David Spinks, Co-Founder of CMX and Vice President of Community at Bevy

Some stats and figures for you

  • Companies with a Vice President of Community have grown to approx. 50 - 100 around the world
  • Globally companies with a Chief Community Officer role have grown to approx. 10
  • Only 12% of community teams feel confident in their ability to measure the business value of community
  • 88% of communities have at least one dedicated community manager
  • 86% of business say community is critical to their mission
  • Community saw more investment through the COVID-19 pandemic with 56% of companies now viewing community as more essential

Have a framework to calculate the ROI of community

Being able to clearly see the value of your community to your business will give you the confidence and information you need to justify and invest more in it. Although gathering these metrics can be tricky, David has developed a framework he refers to as The SPACES Model; Support Product Acquisition Contribution Engagement Success. He dives deep into that in his new book, and has a summary here via the CMX website.

Virtual events are considered more valuable and powerful than ever before

Largely due to the pandemic, virtual events are a format that both companies and participants are now more comfortable with. Businesses have seen the lasting benefits of virtual events; they are highly scalable, they are more affordable, more people can be reached, it has much greater accessibility, and they can be held more frequently than in-person events.

I think virtual events themselves are here to stay because they provide a really scaleable balance to the very time and cost intensive in-person events.”

David Spinks, Co-Founder of CMX and Vice President of Community at Bevy

Hybrid event programs will become more popular

Moving forward event programs for communities will be a mix of virtual and in-person events. There will always be a certain sense of magic that happens when a group of people meet in the same physical space, and so, in-person events are important to communities. Ideally the yearly events calendar for a community would have some events as 100% virtual, and others as 100% in-person.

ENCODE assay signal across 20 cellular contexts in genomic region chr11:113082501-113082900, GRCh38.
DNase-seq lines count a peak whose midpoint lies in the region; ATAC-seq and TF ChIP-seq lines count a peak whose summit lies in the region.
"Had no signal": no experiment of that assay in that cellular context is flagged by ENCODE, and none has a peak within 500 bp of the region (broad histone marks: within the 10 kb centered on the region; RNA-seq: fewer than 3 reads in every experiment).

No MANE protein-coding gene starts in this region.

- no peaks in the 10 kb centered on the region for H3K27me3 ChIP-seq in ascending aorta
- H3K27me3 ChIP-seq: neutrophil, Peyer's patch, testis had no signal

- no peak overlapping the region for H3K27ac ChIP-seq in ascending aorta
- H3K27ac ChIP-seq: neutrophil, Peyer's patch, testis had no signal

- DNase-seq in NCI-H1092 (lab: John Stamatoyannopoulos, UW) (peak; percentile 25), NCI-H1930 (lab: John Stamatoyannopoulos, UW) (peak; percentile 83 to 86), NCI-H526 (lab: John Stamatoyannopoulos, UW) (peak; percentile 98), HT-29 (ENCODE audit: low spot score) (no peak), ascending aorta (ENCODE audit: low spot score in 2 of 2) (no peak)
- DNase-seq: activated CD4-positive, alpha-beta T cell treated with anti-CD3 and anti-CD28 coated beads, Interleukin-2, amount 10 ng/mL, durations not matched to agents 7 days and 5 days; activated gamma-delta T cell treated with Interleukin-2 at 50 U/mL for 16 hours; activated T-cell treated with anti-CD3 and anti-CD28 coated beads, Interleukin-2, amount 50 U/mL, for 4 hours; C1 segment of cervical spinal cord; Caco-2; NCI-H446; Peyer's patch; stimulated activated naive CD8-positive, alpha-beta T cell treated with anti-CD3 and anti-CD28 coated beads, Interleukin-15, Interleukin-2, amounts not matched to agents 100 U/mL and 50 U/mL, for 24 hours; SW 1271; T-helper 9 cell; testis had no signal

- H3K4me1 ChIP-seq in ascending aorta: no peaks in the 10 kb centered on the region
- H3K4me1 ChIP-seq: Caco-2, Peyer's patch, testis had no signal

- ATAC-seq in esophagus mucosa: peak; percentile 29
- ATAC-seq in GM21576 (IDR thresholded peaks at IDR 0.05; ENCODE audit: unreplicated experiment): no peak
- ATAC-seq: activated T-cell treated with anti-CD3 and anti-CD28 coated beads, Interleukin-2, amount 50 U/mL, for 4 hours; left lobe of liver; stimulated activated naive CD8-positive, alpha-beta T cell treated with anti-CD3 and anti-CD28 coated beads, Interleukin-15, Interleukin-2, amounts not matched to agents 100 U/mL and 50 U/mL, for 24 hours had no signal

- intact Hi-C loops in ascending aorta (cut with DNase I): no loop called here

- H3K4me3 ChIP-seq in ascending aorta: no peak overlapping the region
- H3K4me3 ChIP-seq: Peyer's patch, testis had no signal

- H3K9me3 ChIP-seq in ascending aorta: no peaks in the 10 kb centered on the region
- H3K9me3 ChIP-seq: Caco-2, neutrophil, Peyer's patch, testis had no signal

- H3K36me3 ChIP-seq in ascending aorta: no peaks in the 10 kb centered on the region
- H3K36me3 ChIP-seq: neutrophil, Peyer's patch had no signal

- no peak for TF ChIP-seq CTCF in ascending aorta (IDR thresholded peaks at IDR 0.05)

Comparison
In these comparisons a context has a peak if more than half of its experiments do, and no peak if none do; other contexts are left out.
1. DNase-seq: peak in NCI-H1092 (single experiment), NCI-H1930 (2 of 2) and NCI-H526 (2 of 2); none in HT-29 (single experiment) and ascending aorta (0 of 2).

The reality is that virtual tools do not give you the same sense of proximity, connection and serendipity that you get in-person.

David Spinks, Co-Founder of CMX and Vice President of Community at Bevy

David is sceptical of hybrid events

The idea of a hybrid event that simultaneously creates an equal sense of connectivity for both the virtual and in-person participants is not something we are likely to see a rise in. They are really two separate events happening at once with two separate experiences for those participating. If the goal of an event is to nurture connections between members, it is ideal to separately utilize the strengths of in-person and virtual events.

[A hybrid event is] a lot harder to do than people think, it’s a lot more expensive to do than people think, it’s not an ideal experience for people because people who are watching online generally just feel left out from the in-person experience, people in-person feel overwhelmed by all the online people and they just wanna talk to the people there in-person.

David Spinks, Co-Founder of CMX and Vice President of Community at Bevy

Would you like some more?

Here are links to resources and things mentioned in this Happily Live:

April 7, 2021

How to Build a Mighty Strong Community Online with Gina Bianchini

Building a community online is a craft. Its many moving parts should fold and flow together to create a structure that supports, uplifts and serves each one of its members.

Gina Bianchini, an expert on network effects, chats with Sarah Shewey, Happily CEO and Founder, about what makes a community thrive online, the changing nature of communities in the digital space and how to reframe your approach to building a community for your business.

I define community very narrowly… which is; are you creating the conditions by which people can meet and build relationships with other people? Think about it as member to member connections.